In September 1961, DC Comics published “Flash of Two Worlds” (Fox, et al), a landmark story that brought together two generations of the Flash: the Golden Age Jay Garrick and the Silver Age Barry Allen thanks to the concept of the multiverse, an infinite number of parallel universes that allowed any and all stories and characters to co-exist and interact. Marvel Comics would also adopt this concept and, to celebrate the release of Doctor Strange in the Multiverse of Madness (Raimi, 2022) this month, I’ll be both celebrating the Master of the Mystic Arts and exploring the Marvel Cinematic Universe’s (MCU) equivalent of the multiverse every Sunday of May.
Story Title: “Doctor Strange, Master of Black Magic!”
Published: 9 April 1963 (cover-dated July 1963)
Writer: Stan Lee
Artists: Steve Ditko
Dr. Strange began life as the brainchild of legendary artist Steve Ditko, when he submitted a five-page pitch for a new type of character, one who dabbled in black magic, to the immortal Stan Lee. The character was so named as he was to debut in the pages of Strange Tales, a Marvel Comics anthology title that initially published horror tales, and it was Lee who infused the character with many of his more elaborate spells and quirks. Known for his surreal visuals and bizarre adventures, Dr. Strange has since become one of Marvel’s most pivotal figureheads. The Master of the Mystic Arts has been at the centre of many of Marvel’s most important stories and remains one of their most powerful characters, and has even successfully crossed over into the mainstream thanks to featuring in various videogames, cartoons, and the MCU.
The story begins with a man being tormented by horrific nightmares as he sleeps; presumably having tried every solution to no avail (though there’s no actual in-comic evidence of that), he seeks out the help of the mysterious Dr. Strange, a man rumoured to practise the dark arts, in order to ease his torment. The next morning, he arrives “on a quiet street in New York’s colourful Greenwich Village” at the fantastic home of the aforementioned doctor, and begs for his help. The man tells of a haunted figure, bound in chains, who incessantly glares at him in his dreams, and Strange immediately pledges to visit him that evening and discover the answer by entering the man’s slumbering mind!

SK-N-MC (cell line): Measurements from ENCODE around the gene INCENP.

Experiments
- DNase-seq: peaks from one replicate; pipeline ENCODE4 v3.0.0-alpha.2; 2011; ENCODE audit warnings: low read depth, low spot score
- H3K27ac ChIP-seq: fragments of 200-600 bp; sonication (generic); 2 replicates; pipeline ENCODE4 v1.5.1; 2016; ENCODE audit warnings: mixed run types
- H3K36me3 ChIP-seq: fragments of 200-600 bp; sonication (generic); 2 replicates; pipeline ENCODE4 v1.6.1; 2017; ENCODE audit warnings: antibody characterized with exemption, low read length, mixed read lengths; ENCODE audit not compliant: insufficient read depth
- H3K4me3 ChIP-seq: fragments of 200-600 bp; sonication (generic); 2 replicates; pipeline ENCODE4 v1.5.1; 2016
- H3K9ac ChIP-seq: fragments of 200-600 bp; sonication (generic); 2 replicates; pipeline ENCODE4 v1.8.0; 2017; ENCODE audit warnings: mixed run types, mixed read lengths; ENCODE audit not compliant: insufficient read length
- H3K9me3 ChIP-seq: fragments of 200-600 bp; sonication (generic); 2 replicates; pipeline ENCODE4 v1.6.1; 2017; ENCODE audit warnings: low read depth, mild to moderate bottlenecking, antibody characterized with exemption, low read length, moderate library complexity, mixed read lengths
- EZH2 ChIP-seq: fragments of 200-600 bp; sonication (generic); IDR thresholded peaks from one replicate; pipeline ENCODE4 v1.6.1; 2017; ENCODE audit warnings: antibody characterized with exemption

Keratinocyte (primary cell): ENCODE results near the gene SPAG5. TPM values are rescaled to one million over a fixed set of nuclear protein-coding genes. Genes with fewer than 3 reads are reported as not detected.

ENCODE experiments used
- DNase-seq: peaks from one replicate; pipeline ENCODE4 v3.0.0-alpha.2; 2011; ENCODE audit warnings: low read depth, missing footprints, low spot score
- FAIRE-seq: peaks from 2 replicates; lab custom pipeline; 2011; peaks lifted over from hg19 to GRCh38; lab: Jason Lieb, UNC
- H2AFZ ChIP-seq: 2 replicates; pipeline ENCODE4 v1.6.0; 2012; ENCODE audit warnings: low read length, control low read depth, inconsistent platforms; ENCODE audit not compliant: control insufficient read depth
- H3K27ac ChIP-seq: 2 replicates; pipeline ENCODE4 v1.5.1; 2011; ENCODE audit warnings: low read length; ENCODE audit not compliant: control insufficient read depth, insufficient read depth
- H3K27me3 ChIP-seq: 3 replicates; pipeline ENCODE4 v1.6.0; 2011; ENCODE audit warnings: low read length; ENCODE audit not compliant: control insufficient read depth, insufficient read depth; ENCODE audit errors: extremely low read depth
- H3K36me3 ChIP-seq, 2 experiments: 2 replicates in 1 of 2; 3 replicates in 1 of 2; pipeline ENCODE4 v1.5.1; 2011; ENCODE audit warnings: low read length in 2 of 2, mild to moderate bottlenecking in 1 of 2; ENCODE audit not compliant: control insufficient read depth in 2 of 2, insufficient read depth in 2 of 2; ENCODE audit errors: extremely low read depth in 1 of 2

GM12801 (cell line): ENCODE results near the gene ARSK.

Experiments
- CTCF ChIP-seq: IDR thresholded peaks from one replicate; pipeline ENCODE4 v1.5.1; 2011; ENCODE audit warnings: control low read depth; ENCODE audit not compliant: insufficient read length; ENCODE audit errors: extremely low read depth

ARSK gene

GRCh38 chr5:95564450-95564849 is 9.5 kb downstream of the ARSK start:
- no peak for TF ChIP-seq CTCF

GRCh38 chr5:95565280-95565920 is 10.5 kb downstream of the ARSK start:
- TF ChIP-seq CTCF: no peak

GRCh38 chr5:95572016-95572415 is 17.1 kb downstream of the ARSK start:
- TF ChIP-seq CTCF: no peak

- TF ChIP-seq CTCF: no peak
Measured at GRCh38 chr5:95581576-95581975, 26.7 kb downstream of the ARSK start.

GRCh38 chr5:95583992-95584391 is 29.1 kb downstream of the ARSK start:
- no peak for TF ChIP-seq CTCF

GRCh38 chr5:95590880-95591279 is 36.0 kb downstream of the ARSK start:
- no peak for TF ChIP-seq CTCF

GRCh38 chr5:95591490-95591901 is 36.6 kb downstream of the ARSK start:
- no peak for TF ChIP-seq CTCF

Before this, though, Dr. Strange indulges in a bit of meditation where he separates his soul (or “metaphysical spirit”) from his physical form and effortlessly travels through walls and across vast distances to “a hidden temple somewhere in the remote vastness of Asia” where his wizened master dwells. The old man warns Strange of a darkness that threatens him and urges him to be cautious as Strange is set to succeed the elderly wizard as the defender against the forces of evil. Dr. Strange heeds the warning, and promises to depend upon his magical amulet when under threat, and makes good on his promise to visit the man and enter his nightmare using his metaphysical spirit form.
In the desolate void of the dream world, Strange encounters the figure tormenting the man and demands answers. The cloaked spirit claims to the symbol of the evil this man has done to a “Mr. Crang”, but their conversation is quickly interrupted by the arrival of a caped, shadowy figure on horseback, one far more menacing and known all-too-well to Dr. Strange. The entity is Nightmare, a being of darkness and chaos, who vows to make Strange pay for entering the hostile dream dimension once more. As Dr. Strange’s physical body is left helpless and in a trance, the sleeping man awakens and, keen to keep Strange from revealing what he knows about Mr. Chang, pulls out a gun and prepares to murder the sorcerer on Nightmare’s bidding!